Everyone knows the world’s population is increasing. The U.S. Grains Council has initiated a report called Food 2040 to look at future food demand and expectations in the Asian market. Tom Dorr – USGC President and CEO – says the report reveals a few things people may have known – but not appreciated or recognized. In the past – Dorr says the U.S. was dealing with countries with political and economic challenges:
“What we now realize is that many of these countries have typically stabilized their political environments and are ginning up very strong economic activity. In some cases there is twenty to thirty years of sustained economic growth that is leading to a very strong emerging middle class.”
This is occurring in countries with dense populations and limited resources – Dorr says – and it’s also driving a population with money to use for high-quality food. He says that means it’s a sustained market that will be there long term – year after year.
Since 1990 – at least one-billion people have been moved into the middle class – defined as families with the purchasing power of 20-thousand dollars per household. Dorr says these families have the ability to purchase food products more regularly. Within the next 10 years – another billion people most likely will be moved into the global middle class. By 2040 – there could be 2-billion more in that middle class – Dorr says – which creates a brand new emerging economic power in Asia and India…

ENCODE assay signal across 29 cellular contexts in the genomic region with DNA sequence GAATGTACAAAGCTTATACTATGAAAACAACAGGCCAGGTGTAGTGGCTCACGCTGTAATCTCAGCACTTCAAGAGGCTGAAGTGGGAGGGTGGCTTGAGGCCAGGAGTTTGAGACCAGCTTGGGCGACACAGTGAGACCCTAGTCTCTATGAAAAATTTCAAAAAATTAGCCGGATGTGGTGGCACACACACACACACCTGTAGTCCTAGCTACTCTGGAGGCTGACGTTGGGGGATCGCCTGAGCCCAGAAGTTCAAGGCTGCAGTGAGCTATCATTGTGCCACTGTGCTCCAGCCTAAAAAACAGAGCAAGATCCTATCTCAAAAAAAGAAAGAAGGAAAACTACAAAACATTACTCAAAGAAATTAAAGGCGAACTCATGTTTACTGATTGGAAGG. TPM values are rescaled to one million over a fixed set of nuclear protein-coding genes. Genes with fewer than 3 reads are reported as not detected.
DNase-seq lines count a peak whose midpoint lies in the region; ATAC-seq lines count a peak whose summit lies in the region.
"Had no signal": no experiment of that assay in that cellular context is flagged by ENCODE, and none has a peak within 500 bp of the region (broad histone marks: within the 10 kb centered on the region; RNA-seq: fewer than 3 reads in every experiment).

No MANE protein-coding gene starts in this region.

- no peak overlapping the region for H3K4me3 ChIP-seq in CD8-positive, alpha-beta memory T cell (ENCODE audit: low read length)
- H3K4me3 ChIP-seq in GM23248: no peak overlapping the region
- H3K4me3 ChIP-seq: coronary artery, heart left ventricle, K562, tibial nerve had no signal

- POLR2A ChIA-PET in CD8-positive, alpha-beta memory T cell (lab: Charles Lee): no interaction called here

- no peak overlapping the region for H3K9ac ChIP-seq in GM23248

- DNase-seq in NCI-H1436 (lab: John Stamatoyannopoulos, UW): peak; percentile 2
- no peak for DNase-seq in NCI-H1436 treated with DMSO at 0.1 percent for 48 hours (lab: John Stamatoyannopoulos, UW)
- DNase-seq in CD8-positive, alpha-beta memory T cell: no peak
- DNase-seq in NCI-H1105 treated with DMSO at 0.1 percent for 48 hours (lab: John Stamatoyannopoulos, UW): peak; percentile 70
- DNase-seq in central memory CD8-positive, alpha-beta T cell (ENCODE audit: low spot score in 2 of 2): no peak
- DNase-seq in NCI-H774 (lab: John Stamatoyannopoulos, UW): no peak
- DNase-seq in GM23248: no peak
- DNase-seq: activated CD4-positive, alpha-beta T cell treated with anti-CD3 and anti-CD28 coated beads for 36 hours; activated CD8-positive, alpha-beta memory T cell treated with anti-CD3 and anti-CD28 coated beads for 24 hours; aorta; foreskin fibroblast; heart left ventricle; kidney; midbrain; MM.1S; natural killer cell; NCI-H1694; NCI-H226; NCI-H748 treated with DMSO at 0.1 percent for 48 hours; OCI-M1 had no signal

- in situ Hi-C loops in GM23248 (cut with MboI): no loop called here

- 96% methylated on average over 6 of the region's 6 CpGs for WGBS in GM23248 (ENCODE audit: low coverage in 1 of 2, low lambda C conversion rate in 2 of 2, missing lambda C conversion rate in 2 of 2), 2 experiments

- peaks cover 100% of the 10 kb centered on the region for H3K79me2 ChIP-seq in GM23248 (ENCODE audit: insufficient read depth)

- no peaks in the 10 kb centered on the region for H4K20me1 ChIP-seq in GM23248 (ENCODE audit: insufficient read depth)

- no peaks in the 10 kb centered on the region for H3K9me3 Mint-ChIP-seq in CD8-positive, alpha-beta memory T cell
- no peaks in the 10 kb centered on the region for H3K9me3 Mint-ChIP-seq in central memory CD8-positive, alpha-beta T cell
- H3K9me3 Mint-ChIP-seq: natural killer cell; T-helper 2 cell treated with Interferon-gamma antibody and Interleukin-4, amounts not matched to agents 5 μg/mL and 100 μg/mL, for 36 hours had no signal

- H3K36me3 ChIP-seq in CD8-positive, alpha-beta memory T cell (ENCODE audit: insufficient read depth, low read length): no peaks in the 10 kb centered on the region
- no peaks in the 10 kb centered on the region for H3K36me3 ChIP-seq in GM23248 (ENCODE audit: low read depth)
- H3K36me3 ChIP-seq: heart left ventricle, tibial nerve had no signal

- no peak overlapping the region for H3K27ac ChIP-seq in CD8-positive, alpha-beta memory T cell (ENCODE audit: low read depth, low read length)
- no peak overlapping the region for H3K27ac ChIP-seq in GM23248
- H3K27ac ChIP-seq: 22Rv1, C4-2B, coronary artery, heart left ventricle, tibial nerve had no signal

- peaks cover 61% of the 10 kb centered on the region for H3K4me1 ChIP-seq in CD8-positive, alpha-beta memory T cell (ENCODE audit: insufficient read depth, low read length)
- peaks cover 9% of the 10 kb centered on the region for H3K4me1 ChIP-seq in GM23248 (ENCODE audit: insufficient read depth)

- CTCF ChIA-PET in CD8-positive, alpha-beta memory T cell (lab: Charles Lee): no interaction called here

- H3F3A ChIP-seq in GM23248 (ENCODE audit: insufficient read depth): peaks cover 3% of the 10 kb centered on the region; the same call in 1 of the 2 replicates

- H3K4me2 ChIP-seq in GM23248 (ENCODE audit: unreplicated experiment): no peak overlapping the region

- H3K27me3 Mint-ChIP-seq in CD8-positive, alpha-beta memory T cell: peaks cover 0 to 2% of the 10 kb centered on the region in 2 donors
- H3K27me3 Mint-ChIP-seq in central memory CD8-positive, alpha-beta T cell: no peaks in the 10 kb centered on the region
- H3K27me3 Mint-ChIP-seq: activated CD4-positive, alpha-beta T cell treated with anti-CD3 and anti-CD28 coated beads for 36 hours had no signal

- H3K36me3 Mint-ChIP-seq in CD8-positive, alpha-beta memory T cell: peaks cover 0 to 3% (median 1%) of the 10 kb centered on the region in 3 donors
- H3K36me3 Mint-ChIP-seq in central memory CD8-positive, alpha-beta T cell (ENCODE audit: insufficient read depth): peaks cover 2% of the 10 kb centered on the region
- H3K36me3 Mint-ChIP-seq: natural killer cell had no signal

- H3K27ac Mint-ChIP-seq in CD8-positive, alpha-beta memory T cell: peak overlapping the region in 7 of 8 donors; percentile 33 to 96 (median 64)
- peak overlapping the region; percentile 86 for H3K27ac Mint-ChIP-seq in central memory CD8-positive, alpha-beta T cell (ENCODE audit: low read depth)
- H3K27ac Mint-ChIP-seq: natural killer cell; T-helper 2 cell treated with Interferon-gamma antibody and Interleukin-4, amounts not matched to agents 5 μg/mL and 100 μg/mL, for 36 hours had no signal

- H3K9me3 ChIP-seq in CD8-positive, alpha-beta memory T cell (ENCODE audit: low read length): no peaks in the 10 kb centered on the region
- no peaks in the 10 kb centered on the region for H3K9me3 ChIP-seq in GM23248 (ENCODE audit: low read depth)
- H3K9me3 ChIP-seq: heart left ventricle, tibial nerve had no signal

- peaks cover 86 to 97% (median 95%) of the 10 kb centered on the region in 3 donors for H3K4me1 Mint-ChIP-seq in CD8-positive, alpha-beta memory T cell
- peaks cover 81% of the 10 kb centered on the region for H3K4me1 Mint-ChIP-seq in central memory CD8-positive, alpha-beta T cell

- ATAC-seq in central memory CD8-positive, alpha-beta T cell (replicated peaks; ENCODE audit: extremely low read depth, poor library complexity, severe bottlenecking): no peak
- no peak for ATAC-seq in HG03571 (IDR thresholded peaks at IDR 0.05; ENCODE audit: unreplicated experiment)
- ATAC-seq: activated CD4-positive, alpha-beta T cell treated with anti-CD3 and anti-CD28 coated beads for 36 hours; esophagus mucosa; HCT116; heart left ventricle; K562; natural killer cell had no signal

“Food 2040 is identifying these possibilities and trying to begin to flush out new opportunities because they won’t require the same food systems. They will require different, more advanced models including portion control, quality control, distribution systems that accommodate these food safety requirements with densely populated communities. Food 2040 gives you a look at the future possibilities of an economic opportunity that is very exciting.”
The U.S. Grains Council encourages everyone – especially producers, agribusinesses and food processors – to look at the Food 2040 report closely and facilitate discussions on how U.S. ag and food industries can adjust to accommodate and capitalize on the outlined opportunities.
The study can be found at www.grains.org.
Image courtesy of grains.org.